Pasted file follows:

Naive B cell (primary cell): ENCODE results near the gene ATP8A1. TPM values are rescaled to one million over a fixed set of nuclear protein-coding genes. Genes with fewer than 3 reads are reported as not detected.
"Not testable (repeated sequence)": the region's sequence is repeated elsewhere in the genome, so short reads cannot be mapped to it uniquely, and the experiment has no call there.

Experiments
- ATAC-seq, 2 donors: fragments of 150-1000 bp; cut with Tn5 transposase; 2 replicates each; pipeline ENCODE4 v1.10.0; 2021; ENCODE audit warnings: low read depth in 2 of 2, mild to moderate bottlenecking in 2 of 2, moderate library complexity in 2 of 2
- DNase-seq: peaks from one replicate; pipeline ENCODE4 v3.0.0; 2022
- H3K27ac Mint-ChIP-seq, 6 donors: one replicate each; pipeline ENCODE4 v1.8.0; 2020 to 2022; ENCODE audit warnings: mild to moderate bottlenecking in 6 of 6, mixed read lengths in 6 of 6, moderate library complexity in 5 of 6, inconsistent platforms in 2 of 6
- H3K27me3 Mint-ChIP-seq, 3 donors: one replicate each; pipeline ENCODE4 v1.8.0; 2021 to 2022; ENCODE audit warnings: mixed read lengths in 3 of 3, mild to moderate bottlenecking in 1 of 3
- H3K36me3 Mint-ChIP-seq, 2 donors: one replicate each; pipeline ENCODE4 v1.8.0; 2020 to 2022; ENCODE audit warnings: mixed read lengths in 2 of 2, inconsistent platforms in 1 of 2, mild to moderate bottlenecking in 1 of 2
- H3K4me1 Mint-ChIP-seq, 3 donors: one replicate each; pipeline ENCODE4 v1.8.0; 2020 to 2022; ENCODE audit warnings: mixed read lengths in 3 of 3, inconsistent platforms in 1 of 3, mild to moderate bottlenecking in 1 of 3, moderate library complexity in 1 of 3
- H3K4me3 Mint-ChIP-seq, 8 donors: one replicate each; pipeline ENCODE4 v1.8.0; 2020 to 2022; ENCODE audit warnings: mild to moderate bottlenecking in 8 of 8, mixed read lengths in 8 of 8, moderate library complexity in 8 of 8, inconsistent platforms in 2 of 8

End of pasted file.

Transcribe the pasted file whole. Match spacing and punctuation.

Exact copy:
Naive B cell (primary cell): ENCODE results near the gene ATP8A1. TPM values are rescaled to one million over a fixed set of nuclear protein-coding genes. Genes with fewer than 3 reads are reported as not detected.
"Not testable (repeated sequence)": the region's sequence is repeated elsewhere in the genome, so short reads cannot be mapped to it uniquely, and the experiment has no call there.

Experiments
- ATAC-seq, 2 donors: fragments of 150-1000 bp; cut with Tn5 transposase; 2 replicates each; pipeline ENCODE4 v1.10.0; 2021; ENCODE audit warnings: low read depth in 2 of 2, mild to moderate bottlenecking in 2 of 2, moderate library complexity in 2 of 2
- DNase-seq: peaks from one replicate; pipeline ENCODE4 v3.0.0; 2022
- H3K27ac Mint-ChIP-seq, 6 donors: one replicate each; pipeline ENCODE4 v1.8.0; 2020 to 2022; ENCODE audit warnings: mild to moderate bottlenecking in 6 of 6, mixed read lengths in 6 of 6, moderate library complexity in 5 of 6, inconsistent platforms in 2 of 6
- H3K27me3 Mint-ChIP-seq, 3 donors: one replicate each; pipeline ENCODE4 v1.8.0; 2021 to 2022; ENCODE audit warnings: mixed read lengths in 3 of 3, mild to moderate bottlenecking in 1 of 3
- H3K36me3 Mint-ChIP-seq, 2 donors: one replicate each; pipeline ENCODE4 v1.8.0; 2020 to 2022; ENCODE audit warnings: mixed read lengths in 2 of 2, inconsistent platforms in 1 of 2, mild to moderate bottlenecking in 1 of 2
- H3K4me1 Mint-ChIP-seq, 3 donors: one replicate each; pipeline ENCODE4 v1.8.0; 2020 to 2022; ENCODE audit warnings: mixed read lengths in 3 of 3, inconsistent platforms in 1 of 3, mild to moderate bottlenecking in 1 of 3, moderate library complexity in 1 of 3
- H3K4me3 Mint-ChIP-seq, 8 donors: one replicate each; pipeline ENCODE4 v1.8.0; 2020 to 2022; ENCODE audit warnings: mild to moderate bottlenecking in 8 of 8, mixed read lengths in 8 of 8, moderate library complexity in 8 of 8, inconsistent platforms in 2 of 8